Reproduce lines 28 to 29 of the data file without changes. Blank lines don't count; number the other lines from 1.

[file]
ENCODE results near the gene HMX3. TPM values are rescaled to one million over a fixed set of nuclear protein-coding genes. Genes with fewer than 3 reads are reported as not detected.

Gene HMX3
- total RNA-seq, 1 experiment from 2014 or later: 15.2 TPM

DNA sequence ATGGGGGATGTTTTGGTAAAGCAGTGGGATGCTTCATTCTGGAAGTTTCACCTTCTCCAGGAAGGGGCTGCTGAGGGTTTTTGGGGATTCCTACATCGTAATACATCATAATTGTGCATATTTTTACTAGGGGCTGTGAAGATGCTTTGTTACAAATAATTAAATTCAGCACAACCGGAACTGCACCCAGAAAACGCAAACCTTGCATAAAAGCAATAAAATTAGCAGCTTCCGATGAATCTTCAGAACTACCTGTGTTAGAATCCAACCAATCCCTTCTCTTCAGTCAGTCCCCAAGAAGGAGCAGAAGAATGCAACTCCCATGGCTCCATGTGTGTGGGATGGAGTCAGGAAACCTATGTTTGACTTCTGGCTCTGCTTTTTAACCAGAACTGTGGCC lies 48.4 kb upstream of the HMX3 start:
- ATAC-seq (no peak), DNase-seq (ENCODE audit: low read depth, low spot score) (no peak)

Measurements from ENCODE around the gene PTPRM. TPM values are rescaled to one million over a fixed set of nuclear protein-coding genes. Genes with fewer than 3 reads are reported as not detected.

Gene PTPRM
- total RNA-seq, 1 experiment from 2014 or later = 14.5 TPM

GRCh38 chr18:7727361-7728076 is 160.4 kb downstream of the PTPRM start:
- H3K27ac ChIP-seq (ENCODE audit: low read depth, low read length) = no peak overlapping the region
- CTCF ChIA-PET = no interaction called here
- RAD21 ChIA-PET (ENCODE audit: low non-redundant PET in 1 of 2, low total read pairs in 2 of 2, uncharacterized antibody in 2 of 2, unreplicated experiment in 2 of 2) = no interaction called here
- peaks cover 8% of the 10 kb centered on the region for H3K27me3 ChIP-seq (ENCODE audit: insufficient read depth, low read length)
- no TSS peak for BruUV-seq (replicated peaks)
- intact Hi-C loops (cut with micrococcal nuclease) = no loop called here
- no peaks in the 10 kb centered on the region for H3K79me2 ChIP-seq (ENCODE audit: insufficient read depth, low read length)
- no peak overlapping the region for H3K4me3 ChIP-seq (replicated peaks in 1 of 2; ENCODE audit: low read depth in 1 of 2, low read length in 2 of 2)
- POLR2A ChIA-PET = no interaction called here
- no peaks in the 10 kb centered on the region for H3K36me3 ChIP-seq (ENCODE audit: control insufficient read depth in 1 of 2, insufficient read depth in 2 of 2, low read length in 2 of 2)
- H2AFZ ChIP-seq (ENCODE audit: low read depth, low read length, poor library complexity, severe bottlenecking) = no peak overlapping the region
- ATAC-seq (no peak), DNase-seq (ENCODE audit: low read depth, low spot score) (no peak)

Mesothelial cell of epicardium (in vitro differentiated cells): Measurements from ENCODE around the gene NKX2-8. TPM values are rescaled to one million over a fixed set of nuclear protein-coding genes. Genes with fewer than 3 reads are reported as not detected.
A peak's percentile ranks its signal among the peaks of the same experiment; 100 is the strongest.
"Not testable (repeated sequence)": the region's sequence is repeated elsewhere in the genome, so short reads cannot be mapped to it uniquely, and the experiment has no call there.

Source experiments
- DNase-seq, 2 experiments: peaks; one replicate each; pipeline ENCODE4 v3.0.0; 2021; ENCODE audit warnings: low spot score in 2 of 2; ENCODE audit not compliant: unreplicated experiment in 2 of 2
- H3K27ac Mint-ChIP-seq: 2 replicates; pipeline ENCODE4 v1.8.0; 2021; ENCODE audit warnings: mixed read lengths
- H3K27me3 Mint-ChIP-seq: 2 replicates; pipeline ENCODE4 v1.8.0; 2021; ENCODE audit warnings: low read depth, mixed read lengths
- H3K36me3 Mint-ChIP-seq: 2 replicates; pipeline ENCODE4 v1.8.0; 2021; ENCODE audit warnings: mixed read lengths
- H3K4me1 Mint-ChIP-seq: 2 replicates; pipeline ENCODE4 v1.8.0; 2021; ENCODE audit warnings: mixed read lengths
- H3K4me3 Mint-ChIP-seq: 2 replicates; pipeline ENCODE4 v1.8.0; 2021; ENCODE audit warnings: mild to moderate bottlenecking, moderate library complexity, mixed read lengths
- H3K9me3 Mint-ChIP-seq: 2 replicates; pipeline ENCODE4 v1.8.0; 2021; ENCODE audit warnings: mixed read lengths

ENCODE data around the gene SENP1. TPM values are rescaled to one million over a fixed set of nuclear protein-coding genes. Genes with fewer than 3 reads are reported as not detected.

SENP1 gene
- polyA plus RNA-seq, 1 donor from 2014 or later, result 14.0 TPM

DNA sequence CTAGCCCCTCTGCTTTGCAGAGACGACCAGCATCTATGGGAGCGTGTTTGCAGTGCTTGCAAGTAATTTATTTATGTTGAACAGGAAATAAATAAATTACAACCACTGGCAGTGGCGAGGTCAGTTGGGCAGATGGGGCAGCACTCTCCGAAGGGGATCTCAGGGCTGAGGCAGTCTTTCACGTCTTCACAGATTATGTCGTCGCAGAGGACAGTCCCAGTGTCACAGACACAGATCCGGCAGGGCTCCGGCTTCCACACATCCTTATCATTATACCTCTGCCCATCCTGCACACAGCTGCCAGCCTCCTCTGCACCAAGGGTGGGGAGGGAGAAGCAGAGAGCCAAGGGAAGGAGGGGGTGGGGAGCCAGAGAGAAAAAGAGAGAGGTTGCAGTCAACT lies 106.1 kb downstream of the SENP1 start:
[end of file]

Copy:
- H3K27me3 Mint-ChIP-seq: 2 replicates; pipeline ENCODE4 v1.8.0; 2021; ENCODE audit warnings: low read depth, mixed read lengths
- H3K36me3 Mint-ChIP-seq: 2 replicates; pipeline ENCODE4 v1.8.0; 2021; ENCODE audit warnings: mixed read lengths